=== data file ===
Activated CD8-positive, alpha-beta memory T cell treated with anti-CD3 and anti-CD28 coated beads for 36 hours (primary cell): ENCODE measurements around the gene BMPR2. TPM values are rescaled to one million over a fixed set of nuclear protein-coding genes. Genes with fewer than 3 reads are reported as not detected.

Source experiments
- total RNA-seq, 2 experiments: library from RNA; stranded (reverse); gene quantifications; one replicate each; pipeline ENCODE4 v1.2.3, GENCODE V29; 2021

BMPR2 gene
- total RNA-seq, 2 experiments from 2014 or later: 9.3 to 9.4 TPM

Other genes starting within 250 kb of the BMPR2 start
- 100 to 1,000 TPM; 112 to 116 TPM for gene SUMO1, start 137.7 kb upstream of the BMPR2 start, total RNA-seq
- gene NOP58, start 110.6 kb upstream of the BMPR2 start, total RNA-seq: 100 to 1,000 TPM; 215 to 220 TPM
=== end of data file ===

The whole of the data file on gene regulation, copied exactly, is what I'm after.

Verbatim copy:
Activated CD8-positive, alpha-beta memory T cell treated with anti-CD3 and anti-CD28 coated beads for 36 hours (primary cell): ENCODE measurements around the gene BMPR2. TPM values are rescaled to one million over a fixed set of nuclear protein-coding genes. Genes with fewer than 3 reads are reported as not detected.

Source experiments
- total RNA-seq, 2 experiments: library from RNA; stranded (reverse); gene quantifications; one replicate each; pipeline ENCODE4 v1.2.3, GENCODE V29; 2021

BMPR2 gene
- total RNA-seq, 2 experiments from 2014 or later: 9.3 to 9.4 TPM

Other genes starting within 250 kb of the BMPR2 start
- 100 to 1,000 TPM; 112 to 116 TPM for gene SUMO1, start 137.7 kb upstream of the BMPR2 start, total RNA-seq
- gene NOP58, start 110.6 kb upstream of the BMPR2 start, total RNA-seq: 100 to 1,000 TPM; 215 to 220 TPM